Hays High School is retiring its fight song after receiving several complaints it had ties to the Confederacy. There are many within the district who see the fight song "Dixie" as hurtful and hateful. With concerns over whether it would cause a divide among current and future students, a decision to retire it was made. For years it meant school spirit and tradition. Memories fill the pages of old yearbooks.
"It's always been a part of our school. We go to football games; every time a touchdown scored I would hear it and I just loved it. It was a good song," says Luis Gonzalez, student, Hays High School.
Now, those traditions are changing. Hays High School is retiring their fight song "Dixie" over concerns of its affiliation with the Confederacy. Football player Luis Gonzalez doesn't understand why.
"People think it's like for racism and I thought it was just a part of our school. I think we should be able to keep it," says Gonzalez.
Animosity begin surfacing long ago. In 2000, Hays CISD banned the Confederate flag as an official symbol of the high school. Then in 2012, it was banned on district property and events. After the shooting deaths in South Carolina, the fight song "Dixie" came into question.
"It is unfortunately a symbol that is associated with the Confederacy, a negative symbol. We don't need the negative perception associated with our school," says David Pierce, principal, Hays High School.
Principal Pierce says Jack C. Hays was a Texas Ranger, not a Confederate Soldier. The flag and fight song "Dixie" were not part of the original Hays High School brand but developed into traditions early on. In the eyes of the district, it never meant support for slavery, racism, or hate.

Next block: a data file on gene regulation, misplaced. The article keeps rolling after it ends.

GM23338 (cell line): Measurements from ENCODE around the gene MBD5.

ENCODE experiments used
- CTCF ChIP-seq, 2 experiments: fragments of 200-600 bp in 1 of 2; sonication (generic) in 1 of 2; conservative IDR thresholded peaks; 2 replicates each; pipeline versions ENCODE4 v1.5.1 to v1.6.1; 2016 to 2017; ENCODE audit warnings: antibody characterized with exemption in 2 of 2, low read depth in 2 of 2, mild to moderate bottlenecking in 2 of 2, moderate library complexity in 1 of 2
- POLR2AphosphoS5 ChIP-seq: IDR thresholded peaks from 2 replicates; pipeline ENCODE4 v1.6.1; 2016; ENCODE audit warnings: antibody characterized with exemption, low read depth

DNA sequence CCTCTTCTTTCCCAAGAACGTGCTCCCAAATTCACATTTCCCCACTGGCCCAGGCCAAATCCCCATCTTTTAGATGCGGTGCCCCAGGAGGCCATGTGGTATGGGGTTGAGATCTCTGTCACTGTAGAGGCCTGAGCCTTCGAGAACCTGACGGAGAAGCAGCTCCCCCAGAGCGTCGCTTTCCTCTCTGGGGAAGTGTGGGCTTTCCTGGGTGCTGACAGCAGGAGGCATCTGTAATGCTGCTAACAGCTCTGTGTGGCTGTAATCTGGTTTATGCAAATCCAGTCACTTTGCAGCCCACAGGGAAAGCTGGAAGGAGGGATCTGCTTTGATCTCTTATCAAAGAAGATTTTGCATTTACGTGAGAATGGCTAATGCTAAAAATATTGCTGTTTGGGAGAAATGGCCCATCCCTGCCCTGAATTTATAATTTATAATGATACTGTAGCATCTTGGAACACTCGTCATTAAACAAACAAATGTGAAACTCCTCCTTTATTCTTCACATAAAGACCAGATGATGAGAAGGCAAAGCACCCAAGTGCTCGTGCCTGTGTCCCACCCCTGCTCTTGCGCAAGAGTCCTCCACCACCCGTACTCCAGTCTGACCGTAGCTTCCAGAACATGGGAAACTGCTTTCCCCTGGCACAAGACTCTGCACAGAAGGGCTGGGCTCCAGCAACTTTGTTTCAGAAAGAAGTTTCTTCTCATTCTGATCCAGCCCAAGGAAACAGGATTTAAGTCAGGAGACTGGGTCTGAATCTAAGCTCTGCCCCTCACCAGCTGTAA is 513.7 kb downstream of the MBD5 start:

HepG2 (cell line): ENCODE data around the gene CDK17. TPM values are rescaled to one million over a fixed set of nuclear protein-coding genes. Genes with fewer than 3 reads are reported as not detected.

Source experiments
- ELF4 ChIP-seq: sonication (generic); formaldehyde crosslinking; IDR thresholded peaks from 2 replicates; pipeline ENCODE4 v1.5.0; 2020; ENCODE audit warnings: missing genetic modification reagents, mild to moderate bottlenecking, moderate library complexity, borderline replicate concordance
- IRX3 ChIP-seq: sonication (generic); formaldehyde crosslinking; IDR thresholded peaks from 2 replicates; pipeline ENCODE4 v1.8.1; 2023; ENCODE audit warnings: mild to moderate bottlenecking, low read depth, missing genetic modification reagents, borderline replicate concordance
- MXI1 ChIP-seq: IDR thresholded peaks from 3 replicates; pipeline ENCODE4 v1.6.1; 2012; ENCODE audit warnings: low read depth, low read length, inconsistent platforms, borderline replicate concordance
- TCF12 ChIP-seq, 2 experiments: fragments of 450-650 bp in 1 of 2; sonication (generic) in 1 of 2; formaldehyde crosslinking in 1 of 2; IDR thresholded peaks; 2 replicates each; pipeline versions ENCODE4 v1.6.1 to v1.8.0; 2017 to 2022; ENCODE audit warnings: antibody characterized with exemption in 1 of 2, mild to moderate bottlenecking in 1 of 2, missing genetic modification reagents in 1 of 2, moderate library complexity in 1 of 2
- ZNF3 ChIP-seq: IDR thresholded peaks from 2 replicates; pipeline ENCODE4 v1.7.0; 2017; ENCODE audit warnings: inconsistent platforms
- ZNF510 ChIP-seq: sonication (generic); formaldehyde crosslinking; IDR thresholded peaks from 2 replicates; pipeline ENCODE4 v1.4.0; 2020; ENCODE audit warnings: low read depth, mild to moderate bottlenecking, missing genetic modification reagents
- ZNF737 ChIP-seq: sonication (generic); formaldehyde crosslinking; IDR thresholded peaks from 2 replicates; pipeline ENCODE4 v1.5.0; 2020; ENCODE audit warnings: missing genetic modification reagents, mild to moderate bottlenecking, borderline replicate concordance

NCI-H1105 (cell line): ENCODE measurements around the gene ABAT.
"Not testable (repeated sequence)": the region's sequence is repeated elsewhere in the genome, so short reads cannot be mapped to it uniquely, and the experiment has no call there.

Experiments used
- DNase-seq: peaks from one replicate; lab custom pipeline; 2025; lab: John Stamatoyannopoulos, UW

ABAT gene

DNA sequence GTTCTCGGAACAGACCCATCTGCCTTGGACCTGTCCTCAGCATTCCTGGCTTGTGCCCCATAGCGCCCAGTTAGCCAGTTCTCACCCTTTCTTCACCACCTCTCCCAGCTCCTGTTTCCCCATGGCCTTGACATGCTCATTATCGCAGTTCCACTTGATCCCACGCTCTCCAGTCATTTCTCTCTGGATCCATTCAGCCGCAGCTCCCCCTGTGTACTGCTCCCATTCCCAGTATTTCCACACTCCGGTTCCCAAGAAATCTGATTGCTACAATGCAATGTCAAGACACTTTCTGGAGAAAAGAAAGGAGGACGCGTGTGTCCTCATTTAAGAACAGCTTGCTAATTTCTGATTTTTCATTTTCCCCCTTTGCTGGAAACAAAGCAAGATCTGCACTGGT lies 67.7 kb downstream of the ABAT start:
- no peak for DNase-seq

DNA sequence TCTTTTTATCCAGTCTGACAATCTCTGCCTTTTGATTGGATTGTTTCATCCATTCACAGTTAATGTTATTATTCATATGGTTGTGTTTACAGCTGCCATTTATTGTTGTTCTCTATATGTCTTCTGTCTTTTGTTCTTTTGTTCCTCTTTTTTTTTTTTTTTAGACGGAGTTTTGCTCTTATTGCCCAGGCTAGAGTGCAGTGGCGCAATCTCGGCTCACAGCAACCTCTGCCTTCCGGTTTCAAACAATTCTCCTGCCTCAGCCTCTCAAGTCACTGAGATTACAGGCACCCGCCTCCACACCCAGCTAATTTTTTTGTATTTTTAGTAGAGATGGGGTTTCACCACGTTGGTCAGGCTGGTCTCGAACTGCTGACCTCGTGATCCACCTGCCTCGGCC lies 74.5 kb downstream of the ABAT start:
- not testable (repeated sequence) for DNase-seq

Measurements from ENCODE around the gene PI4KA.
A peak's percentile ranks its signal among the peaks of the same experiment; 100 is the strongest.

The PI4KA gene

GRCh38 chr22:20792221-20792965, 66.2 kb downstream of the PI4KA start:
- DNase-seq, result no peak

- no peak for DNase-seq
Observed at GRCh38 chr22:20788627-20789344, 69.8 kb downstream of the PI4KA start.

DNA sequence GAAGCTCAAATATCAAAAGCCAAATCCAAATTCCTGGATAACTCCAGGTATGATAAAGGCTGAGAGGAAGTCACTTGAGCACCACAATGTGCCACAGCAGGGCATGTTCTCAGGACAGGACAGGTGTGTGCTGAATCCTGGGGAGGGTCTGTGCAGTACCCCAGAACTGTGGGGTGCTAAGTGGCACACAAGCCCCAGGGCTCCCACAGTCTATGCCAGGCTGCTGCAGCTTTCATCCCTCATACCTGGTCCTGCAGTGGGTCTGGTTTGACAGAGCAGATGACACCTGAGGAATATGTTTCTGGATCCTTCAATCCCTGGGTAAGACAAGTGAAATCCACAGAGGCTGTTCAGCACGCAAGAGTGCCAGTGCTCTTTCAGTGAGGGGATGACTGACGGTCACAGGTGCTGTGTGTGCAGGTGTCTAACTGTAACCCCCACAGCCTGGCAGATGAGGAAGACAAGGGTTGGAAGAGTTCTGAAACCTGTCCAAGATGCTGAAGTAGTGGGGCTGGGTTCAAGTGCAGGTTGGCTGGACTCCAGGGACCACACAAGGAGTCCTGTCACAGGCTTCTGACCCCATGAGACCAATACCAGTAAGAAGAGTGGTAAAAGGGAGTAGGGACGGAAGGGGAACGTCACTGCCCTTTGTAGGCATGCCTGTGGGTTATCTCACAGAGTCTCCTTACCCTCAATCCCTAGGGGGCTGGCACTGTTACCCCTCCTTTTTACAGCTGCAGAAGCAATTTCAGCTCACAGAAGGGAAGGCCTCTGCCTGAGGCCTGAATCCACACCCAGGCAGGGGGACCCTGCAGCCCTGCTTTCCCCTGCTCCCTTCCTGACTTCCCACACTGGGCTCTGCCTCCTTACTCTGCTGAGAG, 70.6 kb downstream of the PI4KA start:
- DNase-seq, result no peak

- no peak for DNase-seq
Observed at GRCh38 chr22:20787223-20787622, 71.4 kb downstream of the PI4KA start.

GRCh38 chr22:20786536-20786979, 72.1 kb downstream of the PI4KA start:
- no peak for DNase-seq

"Our kids have done nothing wrong. They're proud of their school. This is a good school and it will continue to be a good school. This is a school that we want our community to stay behind," says Pierce.
The district has decided to go back to the school's original fight song "On Wisconsin." You'll start hearing it this upcoming school year but we're told it's causing an uproar on social media.
"Everyone hates that they're doing it. Everyone just doesn't like what they're doing with it. Everyone wants the song," says Gonzalez.
By removing the Confederate flag and retiring the song, the district believes it breaks all ties with the Confederacy from the campus. Luis says no matter what, it won't break his school spirit
"If they think it will help racism stop, then the change is good I guess," says Gonzalez.
Band practice starts on Monday and that's when they'll begin learning the new fight song.